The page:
It is in our nature to survive.
My brother asked me for help. What I gave him instead was rage.
I am addicted to rage.
My brother and I are both addicts. If you looked into our eyes,
you would see no di=erence. We are not bad people. We are people who feel badly about things we have done.
Sex. Money. Oil. Drink. Aren’t we all addicted to something, someone, some secret shame we harbor?
In wilderness, there is no shame.
In wilderness there is acceptance in the evolutionary processes of life. No plant or animal petitions for
mercy. There are no complaints rendered or excuses
made. There is only the forward movement of life and
the inevitable end.
The end of wilderness scares me.
I am unsteady on my feet. Tussocks on the tundra covered in
dwarf willow bring me to my knees. My eyes drop down to the
level of lichen, reindeer lichen, and I note the branching of one is
reminiscent of another. I look up. Nothing. Everything.
With the help of my hands, I rise, and keep walking toward the
knoll, visible from camp. Brooke is ahead of me. We scramble
up scree. From the top, we count five drainages and three lakes,
knowing from the map that there are four more beyond our view.
It is this kind of scale that protects us from smugness. At our
feet, a bleached caribou antler embedded in the ground appears
as a graceful curve.
We fall asleep on a bed of bones—bird bones, rabbit bones,
the bones of voles—and nestle inside one another as we have
a thousand times in wild places. The small feathers that remain
beneath the whitewashed outcropping of stone, a testament
to death, suggests the perch we found for ourselves is also the
perch of falcons, eagles, or owls.
My brother bands birds of prey during fall migration. As I am in
the Arctic, he is on Commissary Ridge in the Salt River Range
in western Wyoming, where it is not unusual to see 125 golden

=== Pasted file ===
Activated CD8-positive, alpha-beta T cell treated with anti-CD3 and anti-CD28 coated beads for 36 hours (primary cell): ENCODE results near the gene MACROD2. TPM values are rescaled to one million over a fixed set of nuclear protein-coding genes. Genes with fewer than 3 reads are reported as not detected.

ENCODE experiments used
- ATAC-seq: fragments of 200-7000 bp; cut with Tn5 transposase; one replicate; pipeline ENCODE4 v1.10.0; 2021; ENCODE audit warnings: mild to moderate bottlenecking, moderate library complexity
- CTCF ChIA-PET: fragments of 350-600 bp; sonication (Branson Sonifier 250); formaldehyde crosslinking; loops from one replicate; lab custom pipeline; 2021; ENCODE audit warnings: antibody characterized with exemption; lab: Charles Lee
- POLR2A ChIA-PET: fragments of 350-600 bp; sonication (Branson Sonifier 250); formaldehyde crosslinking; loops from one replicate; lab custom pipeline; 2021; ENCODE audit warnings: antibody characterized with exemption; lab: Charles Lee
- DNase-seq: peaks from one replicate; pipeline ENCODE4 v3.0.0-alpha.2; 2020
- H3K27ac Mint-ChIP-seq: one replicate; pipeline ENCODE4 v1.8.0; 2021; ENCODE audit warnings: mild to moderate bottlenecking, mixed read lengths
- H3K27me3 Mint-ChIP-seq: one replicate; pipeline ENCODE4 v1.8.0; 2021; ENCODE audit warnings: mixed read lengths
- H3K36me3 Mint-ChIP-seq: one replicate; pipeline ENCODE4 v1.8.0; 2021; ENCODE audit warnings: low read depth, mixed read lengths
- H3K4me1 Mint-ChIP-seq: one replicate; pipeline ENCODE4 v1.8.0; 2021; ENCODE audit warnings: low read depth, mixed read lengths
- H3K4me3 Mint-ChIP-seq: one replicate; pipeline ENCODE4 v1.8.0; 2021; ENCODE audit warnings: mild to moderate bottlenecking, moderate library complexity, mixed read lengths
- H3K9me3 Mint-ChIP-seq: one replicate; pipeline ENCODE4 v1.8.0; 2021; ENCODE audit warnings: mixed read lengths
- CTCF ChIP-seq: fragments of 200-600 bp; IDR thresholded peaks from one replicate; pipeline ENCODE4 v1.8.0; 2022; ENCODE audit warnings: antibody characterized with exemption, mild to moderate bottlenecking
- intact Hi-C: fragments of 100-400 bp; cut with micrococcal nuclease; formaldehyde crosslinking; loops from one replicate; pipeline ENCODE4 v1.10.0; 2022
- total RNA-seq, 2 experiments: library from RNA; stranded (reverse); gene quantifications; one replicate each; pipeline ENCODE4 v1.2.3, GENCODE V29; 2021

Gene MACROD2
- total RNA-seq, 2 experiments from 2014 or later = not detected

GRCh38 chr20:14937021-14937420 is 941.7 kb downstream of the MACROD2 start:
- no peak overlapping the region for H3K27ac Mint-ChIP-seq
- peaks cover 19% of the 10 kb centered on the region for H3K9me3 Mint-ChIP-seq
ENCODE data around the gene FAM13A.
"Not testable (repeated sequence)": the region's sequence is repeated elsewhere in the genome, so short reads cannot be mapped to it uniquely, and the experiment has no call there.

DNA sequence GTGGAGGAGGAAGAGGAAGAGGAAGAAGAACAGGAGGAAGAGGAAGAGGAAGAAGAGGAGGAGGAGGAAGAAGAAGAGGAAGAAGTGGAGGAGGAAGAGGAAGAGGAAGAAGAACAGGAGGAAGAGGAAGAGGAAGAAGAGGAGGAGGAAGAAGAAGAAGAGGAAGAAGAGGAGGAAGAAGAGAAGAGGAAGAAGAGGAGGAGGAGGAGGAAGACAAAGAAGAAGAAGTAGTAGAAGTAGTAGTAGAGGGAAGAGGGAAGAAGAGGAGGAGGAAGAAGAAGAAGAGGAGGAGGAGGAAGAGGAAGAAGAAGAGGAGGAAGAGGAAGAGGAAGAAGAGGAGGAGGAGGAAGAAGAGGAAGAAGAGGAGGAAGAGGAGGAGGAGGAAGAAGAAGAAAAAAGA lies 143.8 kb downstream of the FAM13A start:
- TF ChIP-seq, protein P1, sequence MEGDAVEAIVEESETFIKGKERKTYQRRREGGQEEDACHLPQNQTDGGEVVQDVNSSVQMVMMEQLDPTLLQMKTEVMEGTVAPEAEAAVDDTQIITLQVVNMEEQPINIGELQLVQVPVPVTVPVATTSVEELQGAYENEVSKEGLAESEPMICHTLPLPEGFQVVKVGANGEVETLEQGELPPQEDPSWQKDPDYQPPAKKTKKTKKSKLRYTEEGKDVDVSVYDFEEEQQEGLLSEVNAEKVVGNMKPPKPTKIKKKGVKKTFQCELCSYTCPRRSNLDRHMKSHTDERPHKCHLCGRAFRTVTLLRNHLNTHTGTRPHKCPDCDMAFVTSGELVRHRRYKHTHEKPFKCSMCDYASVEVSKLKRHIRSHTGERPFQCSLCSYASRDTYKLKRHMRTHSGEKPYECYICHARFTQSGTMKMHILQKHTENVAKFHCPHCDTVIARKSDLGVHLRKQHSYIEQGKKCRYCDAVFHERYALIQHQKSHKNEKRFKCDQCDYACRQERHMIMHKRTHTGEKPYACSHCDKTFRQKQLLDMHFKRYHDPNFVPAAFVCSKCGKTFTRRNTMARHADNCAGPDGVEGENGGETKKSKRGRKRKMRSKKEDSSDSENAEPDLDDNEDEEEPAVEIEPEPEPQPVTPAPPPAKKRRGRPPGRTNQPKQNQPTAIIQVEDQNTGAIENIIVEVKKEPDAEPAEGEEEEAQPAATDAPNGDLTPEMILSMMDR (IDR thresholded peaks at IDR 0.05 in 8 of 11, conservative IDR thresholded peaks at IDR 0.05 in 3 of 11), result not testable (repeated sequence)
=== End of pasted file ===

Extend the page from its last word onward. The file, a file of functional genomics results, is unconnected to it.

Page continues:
eagles pass through in a matter of days. He told me before our
splintering that it takes three men to hold an eagle down while
placing a band around its leg. He described the day he watched an
eagle from afar, who was watching him, as he twirled a pigeon on
a string above his head like a feathered lasso designed to catch the
eagle’s eye and lure him in; how the eagle, a mile and a half out,
“Sorry to interrupt,” our friend Kyle said, appearing on the knoll
and out of breath, “but I wanted to be three instead of one.” He
had startled us awake. We sat up from our bed of bones. Below
us was a grizzly, upright.
Brooke stood, the bear caught him in view and dropped on all
fours and ran a few yards, turned, stood up again, faced us, sni=ed
the air, and then fell into a gallop across the terrain of dwarf birch,
willows, and black spruce, never looking back. We watched the
golden bear until she became a point of light moving across the
great expanse. Who knows who else was watching us.
“Traditional Koyukon people live in a world that watches in a forest with eyes,” writes Richard Nelson in Make Prayers to the Raven. “A person moving through nature— however wild, remote,
even desolate the place may be — is never truly alone.”
We are in a country of eyes.
We are walking in a country of eyes; a world intimately known
by the Inupiat people, the Koyukon people, and the people who
came before them. There is no such thing as a wilderness without humans. Our imprint on the land is a matter of time and
scale and frequency.
The Gates of the Arctic Wilderness sits inside a national park
bearing the same name. Covering over 7 million acres, including much of the Brooks Range, it is bordered to the west by
the Noatak Wilderness, making this the largest contiguous wilderness area in the United States. Go east and you will find
the Arctic National Wildlife Refuge. Go northwest and you will
cross into the National Petroleum Reserve. Within this national
park, native lands remain intact where native people exercise
their subsistence rights as they have done for generations.
The Wilderness Act is the act of loving
beyond ourselves, beyond our own
species, beyond our own time.